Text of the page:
Monday, September 23, 2013

Not-Your-Grandma's Parenting Advice

We have great children.  Of course, nearly every parent you talk to will tell you the same about their children.  It's rare to find a parent who doesn't enjoy regaling friends, family, and even strangers with stories that explicate just how smart, cute, funny, and in general 'amazing' their children really are.  People without children most likely find this tiresome and at the least, annoying, and I apologize on behalf of parents everywhere.  But honestly, we can't help it.  Those cute little anecdotes and dozens of pictures taken with that horrible fake mall Santa just seem to fly out like a soapy kid down a Slip-n-Slide.  (And thanks to modern technology, you can be instantly alerted and inundated; which means creepy mall Santa picks sent right to your smartphone!)  Anyway, I digress.  

My husband and I love our kids and there's not much we'd rather be doing than spending time with them.  That being said, there are a lot of things no one told us about parenting.  As expecting or even new parents, you receive a lot of unsolicited advice.  Even the person in the checkout line in front of you will, at some point, better know how to raise your child than you.  Some advice turns out to be great.  Some is well-intentioned but outrageously impractical.  However, of all these advice-givers, not many will give you the true gems of parenthood.  The things you need not only for the big picture, but for daily survival.  So let's talk about what really happens when you become a parent.  The things no one wants to tell you about beforehand because if they did you would hide in a hole, terrified to come out lest these things they call 'children' slather you in bodily fluids and eat you alive....

Sleep when the baby sleeps.  Let's be real.  Your first few weeks at home with your newborn will be spent standing over his/her crib, bassinet, or other napping place staring intently at said newborn's chest checking for signs of life.  'Are you sure she's still breathing?? Should we poke her just in case? Oh no, wait, her chest just moved!' (And insert both parents' simultaneous exhales here.)  Never fear, this phase will pass and you will soon be able to check on the infant at 3am, find and return the pacifier to that tiny mouth, and fall back into your own bed for the next twenty minutes of uninterrupted sleep, all without ever having opened your eyes!  As an added bonus, you will also find you ARE able to function the next day on those twenty minutes of uninterrupted sleep!  Yay you!!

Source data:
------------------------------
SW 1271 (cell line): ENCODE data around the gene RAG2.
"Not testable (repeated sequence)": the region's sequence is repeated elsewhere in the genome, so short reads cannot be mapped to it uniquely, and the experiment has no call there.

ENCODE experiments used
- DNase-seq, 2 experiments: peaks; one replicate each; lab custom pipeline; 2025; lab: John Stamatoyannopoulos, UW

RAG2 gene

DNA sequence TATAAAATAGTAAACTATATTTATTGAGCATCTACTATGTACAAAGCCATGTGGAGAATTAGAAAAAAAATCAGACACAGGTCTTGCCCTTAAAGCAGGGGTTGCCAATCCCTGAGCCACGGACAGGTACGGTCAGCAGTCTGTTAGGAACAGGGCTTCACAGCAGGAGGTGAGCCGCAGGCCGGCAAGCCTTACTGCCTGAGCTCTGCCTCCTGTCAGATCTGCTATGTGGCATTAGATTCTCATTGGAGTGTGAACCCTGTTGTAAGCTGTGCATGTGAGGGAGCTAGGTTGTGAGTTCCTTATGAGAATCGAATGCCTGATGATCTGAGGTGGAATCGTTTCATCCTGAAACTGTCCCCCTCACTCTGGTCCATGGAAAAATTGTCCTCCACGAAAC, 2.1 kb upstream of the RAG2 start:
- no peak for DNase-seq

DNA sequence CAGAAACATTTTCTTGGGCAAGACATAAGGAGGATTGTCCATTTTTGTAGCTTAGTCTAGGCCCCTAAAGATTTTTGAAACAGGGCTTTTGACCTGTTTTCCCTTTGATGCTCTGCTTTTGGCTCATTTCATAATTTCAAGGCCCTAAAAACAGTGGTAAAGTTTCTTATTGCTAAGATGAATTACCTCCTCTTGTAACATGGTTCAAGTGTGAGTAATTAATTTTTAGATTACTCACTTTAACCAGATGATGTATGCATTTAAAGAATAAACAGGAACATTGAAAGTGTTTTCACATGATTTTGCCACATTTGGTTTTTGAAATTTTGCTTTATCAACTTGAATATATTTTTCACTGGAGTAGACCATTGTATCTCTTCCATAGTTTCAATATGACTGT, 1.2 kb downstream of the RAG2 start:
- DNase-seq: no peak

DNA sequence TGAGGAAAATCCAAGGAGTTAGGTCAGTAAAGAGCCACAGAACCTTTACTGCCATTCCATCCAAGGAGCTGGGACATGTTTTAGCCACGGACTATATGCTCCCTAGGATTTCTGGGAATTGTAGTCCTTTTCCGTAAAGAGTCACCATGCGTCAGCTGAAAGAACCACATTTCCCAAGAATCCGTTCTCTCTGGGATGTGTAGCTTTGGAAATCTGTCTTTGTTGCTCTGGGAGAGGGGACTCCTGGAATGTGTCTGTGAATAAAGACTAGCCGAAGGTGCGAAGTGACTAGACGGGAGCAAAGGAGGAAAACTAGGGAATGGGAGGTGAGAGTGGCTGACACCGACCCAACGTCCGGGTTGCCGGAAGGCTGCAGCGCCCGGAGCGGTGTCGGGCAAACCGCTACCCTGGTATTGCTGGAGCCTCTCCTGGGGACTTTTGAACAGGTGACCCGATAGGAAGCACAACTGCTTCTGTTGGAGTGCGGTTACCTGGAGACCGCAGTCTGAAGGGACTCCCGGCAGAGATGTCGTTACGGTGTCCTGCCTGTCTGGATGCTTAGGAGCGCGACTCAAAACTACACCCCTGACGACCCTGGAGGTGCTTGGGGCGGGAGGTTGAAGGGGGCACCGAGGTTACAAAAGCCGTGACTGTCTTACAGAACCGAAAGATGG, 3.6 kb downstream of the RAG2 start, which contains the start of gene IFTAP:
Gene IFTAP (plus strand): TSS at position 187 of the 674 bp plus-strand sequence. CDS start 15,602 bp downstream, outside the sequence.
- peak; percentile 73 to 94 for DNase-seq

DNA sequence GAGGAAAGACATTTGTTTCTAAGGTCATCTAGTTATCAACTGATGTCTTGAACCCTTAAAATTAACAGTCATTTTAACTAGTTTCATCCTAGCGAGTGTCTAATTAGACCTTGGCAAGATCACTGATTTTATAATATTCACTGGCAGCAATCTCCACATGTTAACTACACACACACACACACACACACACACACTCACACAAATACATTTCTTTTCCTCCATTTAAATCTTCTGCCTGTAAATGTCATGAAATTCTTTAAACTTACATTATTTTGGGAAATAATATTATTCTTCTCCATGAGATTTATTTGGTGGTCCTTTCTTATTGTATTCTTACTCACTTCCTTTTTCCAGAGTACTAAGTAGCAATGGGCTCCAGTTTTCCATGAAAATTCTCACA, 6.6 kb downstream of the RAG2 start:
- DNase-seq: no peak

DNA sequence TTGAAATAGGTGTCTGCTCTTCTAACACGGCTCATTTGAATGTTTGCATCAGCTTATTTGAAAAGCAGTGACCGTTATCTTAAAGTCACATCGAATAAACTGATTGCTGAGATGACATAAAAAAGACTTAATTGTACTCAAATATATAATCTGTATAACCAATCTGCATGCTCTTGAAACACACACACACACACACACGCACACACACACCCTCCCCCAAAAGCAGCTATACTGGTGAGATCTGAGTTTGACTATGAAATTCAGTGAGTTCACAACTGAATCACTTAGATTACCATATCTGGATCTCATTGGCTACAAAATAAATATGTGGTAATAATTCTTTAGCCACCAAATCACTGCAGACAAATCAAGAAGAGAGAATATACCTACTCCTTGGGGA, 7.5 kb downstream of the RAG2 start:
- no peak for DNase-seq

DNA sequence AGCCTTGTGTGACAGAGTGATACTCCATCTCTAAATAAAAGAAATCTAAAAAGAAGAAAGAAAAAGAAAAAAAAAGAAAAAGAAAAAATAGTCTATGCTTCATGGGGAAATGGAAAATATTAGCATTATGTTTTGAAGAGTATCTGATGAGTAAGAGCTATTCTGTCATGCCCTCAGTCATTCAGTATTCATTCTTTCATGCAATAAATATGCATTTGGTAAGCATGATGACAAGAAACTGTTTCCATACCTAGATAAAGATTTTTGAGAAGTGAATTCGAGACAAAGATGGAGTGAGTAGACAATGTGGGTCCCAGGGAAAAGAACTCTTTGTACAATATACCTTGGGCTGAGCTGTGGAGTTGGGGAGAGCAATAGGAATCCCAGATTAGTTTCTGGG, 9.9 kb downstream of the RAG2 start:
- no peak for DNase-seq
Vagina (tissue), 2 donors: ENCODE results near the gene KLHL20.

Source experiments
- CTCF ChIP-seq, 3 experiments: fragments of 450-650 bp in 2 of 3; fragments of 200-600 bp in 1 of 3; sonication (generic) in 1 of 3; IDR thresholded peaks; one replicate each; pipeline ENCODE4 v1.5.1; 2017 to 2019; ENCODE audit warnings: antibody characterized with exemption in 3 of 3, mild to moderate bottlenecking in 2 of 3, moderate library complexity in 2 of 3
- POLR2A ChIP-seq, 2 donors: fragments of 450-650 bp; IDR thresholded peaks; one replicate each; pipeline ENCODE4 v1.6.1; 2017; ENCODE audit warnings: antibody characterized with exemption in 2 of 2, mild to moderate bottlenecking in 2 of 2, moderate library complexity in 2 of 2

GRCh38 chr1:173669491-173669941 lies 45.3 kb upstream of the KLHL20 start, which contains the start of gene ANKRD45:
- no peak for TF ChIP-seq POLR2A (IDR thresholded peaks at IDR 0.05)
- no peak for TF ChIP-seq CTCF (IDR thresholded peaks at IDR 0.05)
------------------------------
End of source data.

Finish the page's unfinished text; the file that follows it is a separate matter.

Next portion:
Bio-hazard containment.  You will quickly become accustomed to all manner of bodily fluids and functions.  At one point or another, you will accidentally ingest vomit, poop, snot, slobber, or likely, all of the above.  The first time it will be gross. You might gag or even get sick.  The second, third, fourth, get the picture?  All the times thereafter,
you will perfect what I like to call 'wet wipe efficiency.'   This is the practiced swipe of a single wet wipe to ensure all bodily fluids are removed and contained in the small pre-moistened rectangle that surely was an invention of God himself.  You will, in fact, become so proficient in this skill, you will be able to perform it without looking at your target, one-handed and backward, while driving and in a manner that will save the fluid from ever making contact with your children's clothes, thus saving their super-cute church outfit just in the nick of time.  (HINT:  It's all in the wrist.)